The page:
Legislature(2003 - 2004)
05/15/2003 08:39 AM FIN
* first hearing in first committee of referral
= bill was previously heard/scheduled
= bill was previously heard/scheduled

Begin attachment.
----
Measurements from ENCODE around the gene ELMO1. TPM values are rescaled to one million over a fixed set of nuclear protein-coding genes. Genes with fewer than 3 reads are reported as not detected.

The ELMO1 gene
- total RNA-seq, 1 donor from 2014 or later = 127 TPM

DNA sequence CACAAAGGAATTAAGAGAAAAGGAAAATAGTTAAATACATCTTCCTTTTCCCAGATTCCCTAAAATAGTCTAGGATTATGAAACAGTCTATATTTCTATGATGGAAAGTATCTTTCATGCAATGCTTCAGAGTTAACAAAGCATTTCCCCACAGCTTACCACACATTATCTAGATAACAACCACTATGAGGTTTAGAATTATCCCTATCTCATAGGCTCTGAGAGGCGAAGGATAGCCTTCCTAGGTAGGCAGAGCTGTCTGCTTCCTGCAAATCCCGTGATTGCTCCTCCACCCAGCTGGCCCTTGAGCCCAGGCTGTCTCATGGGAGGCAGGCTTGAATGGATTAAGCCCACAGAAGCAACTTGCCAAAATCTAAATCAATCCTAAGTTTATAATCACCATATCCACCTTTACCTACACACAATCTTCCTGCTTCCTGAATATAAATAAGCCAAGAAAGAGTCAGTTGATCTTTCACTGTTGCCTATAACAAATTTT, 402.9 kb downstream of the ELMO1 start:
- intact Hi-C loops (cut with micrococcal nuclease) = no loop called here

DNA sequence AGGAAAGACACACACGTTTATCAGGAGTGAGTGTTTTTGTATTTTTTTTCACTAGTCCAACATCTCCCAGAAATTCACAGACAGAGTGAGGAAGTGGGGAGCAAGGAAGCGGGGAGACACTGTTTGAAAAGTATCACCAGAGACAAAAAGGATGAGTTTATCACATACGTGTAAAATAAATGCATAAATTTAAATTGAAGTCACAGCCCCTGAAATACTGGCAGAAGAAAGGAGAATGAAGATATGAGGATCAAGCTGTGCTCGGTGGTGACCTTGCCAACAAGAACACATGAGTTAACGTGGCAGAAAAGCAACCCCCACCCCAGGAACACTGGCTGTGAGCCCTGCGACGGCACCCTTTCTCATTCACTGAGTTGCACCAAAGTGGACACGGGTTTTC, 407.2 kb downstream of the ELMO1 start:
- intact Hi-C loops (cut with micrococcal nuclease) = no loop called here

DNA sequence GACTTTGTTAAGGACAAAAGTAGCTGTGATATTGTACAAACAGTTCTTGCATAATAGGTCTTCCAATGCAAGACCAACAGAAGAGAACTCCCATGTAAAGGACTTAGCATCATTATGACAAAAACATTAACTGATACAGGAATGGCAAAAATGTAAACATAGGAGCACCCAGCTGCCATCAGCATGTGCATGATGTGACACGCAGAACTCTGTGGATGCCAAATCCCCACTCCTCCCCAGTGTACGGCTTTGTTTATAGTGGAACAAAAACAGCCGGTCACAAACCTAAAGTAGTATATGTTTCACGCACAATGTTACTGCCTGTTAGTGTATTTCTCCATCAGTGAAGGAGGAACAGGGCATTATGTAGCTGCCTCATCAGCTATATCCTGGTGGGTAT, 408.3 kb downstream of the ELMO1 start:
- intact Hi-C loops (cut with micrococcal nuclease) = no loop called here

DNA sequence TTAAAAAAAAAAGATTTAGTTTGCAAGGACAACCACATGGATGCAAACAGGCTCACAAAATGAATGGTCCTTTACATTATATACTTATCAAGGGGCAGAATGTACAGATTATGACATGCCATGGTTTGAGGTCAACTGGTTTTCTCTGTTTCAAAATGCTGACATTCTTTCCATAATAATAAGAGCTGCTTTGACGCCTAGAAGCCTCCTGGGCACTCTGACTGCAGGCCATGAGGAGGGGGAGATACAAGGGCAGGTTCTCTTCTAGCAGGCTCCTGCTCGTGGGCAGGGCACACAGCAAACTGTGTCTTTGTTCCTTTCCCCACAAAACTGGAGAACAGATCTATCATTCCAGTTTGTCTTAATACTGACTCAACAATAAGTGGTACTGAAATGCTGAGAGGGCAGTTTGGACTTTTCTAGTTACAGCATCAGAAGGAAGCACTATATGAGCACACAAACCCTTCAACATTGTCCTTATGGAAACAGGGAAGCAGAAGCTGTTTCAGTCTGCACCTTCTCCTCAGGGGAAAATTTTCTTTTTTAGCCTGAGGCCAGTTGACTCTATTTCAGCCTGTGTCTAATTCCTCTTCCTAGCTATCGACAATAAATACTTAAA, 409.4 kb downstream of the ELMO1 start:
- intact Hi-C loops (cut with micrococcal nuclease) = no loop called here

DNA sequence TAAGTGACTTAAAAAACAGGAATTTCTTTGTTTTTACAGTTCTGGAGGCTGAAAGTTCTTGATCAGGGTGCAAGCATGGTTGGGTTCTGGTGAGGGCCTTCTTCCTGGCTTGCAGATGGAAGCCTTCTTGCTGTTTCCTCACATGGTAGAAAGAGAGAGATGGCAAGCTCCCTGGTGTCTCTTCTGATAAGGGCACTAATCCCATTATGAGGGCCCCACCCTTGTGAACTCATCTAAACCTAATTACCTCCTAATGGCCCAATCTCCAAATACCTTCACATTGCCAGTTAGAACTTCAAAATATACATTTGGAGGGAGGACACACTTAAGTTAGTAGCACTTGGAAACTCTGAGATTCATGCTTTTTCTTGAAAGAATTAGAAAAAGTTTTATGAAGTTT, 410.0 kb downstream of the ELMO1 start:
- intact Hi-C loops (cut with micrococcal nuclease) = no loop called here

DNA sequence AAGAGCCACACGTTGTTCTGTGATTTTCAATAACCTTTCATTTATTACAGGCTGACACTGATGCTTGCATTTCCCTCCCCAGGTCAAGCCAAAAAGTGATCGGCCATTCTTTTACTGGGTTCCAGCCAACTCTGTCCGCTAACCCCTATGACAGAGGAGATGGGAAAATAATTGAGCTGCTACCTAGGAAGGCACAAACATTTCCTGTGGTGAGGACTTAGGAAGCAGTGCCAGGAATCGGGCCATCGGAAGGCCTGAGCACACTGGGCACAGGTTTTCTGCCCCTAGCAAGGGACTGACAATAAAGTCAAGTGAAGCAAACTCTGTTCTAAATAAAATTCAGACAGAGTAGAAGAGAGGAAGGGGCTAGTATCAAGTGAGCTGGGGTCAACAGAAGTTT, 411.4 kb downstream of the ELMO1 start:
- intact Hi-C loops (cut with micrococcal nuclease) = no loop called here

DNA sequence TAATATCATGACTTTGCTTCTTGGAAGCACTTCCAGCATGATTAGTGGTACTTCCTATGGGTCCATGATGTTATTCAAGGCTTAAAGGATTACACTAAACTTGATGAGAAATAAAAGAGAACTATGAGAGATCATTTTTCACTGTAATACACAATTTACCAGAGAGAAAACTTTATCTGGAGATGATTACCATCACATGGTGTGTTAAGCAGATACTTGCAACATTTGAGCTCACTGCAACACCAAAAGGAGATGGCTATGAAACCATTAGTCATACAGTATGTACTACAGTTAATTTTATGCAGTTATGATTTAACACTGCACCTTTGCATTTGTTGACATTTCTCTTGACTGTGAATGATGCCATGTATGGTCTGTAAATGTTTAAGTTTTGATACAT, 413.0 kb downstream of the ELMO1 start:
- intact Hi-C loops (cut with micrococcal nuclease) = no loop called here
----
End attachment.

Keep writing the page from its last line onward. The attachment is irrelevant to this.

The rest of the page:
HOUSE BILL NO. 295 An Act relating to the publishing and furnishing of certain public notices regarding regulations or rules of certain state agencies; relating to distribution of the Alaska Administrative Code, Alaska Administrative Register, and supplements to the code or register; and providing for an effective date. DEBORAH BEHR, ASSISTANT ATTORNEY GENERAL, LEGISLATION AND REGULATIONS SECTION, DEPARTMENT OF LAW, noted that Assistant Attorney General Tillery from Anchorage was on line to address the Committee's technical questions. Ms. Behr explained that the legislation would deal with legal notices for regulations that appear in newspapers. It would change the legal adds for adopting regulations. The goal of the legislation would allow the State to move toward an abbreviated notice with more user-friendly information. The legal notice in the paper would refer to on-line public notice where more detailed information could be found. If someone does not have a computer, they could make a public records request in order to receive a hard copy or get on the Department's mailing list. The goal is to make it "user friendly" and is anticipated to cost the State 75% less for the notices with less information. Ms. Behr highlighted the second change, which would furnish notices to agencies that are not covered by the Administrative Procedures Act (APA). She understood that most people prefer to get information by email or have the option to request written copy. The legislation broadens that language to non-APA agencies not covered by the Act. Ms. Behr continued, there could be a minor change as some agencies have a requirement that the information be published in three newspapers. The language of the bill reduces that to one. If the agency thought that it was appropriate to put it in more papers, they would have that option. Additionally, the bill moves toward web-only notices for appropriate sets of regulations. The Department was careful as to which programs were selected for web notices, making sure that there was access to computers or ready access to the Internet. Ms. Behr pointed out that historically, the Executive Branch provided municipalities hard copies of regulations. Some of the smaller municipalities prefer to use the Internet notice. The final change in the bill allows the smaller areas to request information. If they want hard copy, a cost of no more than $600 dollars would be charged. Ms. Behr referenced the cost savings to the State. Representative Kerttula voiced concern with Section 11, the Oil and Gas leasing section. She asked if there were sections throughout the bill in which all public notice would be deleted. Ms. Behr advised that the program selection had been done carefully in order to make sure that there were computers or access to them. Section 11 deals with the Department of Natural Resources, the Oil and Gas section. She understood that section had be chosen as if it was a full blown leasing process, not changing any of the Title 38 numbers and that it would only affect the notices related to the underline rate process. The public would still receive the same information either through an Internet notice or the Department of Natural Resources website. Co-Chair Williams requested that Representative Berkowitz move his amendment. Representative Berkowitz MOVED to ADOPT new Amendment #1. (Copy on File). Co-Chair Williams OBJECTED. Representative Berkowitz explained that the amendment would strip out the provisions in the bill indicating that no notices would be required for certain agencies. The agencies that are exempted from newspaper notice requirement include the oil and gas, conservation, pipeline act regulations, and insurance regulations. The primary savings in the bill comes from the reduced amount of newspaper print. He stressed that to exempt these items from public notice would make the public think that government does not want people to know what is going on. He added that the amendment would preserve most of the cost savings contained in the bill. Co-Chair Williams suggested that people that know what they are looking for are the ones that usually read public notices. He did not believe that most people read them. Ms. Behr commented that her experience has proven that most people get their info through emails or mailing notices. She was not aware that newspaper notices were a primary way to receive information concerning regulations. The newspaper ads are mostly used for legal notice versus the actual notice. Co-Chair Williams asked if the regular newspaper reader would be able to get all the information that they need by reading the add in the paper. Ms. Behr replied that a professional person would probably get all pertinent information mailed to them. Representative Berkowitz appreciated that could be true if that person lived in a place that was connected by wire. There are large parts of the State that are not wired and do not have computer access. For those rural parts of the State, it is important to retain the legal notice that is available in newspapers. He emphasized that the newspaper requirement gets information to those people living in rural Alaska. Keeping the notice in the newspaper retains the ability to inform the public about what is happening with government. The amendment would provide a transitional measure. Representative Stoltze asked Representative Foster and Representative Moses if their constituents read newspapers. Representative Foster replied that in his 27 villages, most of them do not get newspapers. Representative Berkowitz asked if all those villages had Internet. Representative Foster responded that most of the villagers live day to day and that he doubted that few had access to the Internet or computers. Co-Chair Williams argued that there are other means for disseminating information. He questioned how information is relayed in the rural communities. Ms. Behr commented that the on line public notice was a major mode of information dissemination and that the federal registry was a great way to get information. The federal government is moving more toward computer information. Representative Kerttula pointed out that Section 11 would omit newspaper publication completely. She agreed that some of the listings in Section 11 were pretty specific however, to omit all newspaper publications, particularly when dealing with oil and gas leases would not be good. She asked if the Department of Natural Resources had an opinion regarding the concern. Ms. Behr recommended consulting a representative from Department of Natural Resources to discuss that concern. She emphasized that extensive leasing process under Title 38 would not be diminished. Each leasing policy is separate and distinct and each should be a policy call made by the Legislature. Representative Kerttula noted that Section 16 related to the Regulatory Commission of Alaska (RCA) and asked if they had input regarding elimination of their newspaper information. Ms. Behr noted that the drafting attorney had checked in with the RCA to determine if it was appropriate to include that language. The legislation only addresses the regulations. Representative Berkowitz advised that there was an administrative order from the Governor that if any agency wanted to exceed the minimal amount of public notice required by law, they would need to get approval from the Governor's office. A roll call vote was taken on the motion to adopt Amendment #1. IN FAVOR: Moses, Berkowitz, Kerttula OPPOSED: Stoltze, Chenault, Foster, Hawker, Meyer, Williams Co-Chair Harris and Representative Whitaker were not present for the vote. The MOTION FAILED (3-6). Representative Kerttula MOVED to DELETE Sections 11 and 16. Co-Chair Williams OBJECTED noting that he would not accept the motion, as it was the same as Amendment #1. Representative Kerttula stated that she would speak with representatives from the Department of Natural Resources and offer the amendment on the House Floor. Representative Foster MOVED to report CS HB 295 (STA) out of Committee with individual recommendations and with the accompanying fiscal notes. Representative Berkowitz OBJECTED. Representative Berkowitz noted that he does not like it when the government does away with public notice requirements. He stated that it goes against the direction and that the public should know what is occurring with government. Representative Stoltze noted that he would support the bill. Vice-Chair Meyer commented that the bill was a step in the right direction in getting the State to use Internet services more extensively. Representative Berkowitz countered that the State of Alaska has won awards for being on the cutting edge of technology. The State is not behind in the area of technology. Representative Kerttula pointed out that four years ago, her first piece of legislation was the Internet notice. Nevertheless, for the areas that do not have computer access, this legislation will be detrimental. A roll call vote was taken on the motion. IN FAVOR: Stoltze, Chenault, Foster, Hawker, Meyer, Moses, Williams OPPOSED: Berkowitz, Kerttula Co-Chair Harris and Representative Whitaker were not present for the vote. The MOTION PASSED (7-2). CS HB 295 (STA) was reported out of Committee with "individual recommendations" and with indeterminate note #1 by the Office of Management and Budget (OMB) and fiscal note #2 by the Office of Management and Budget.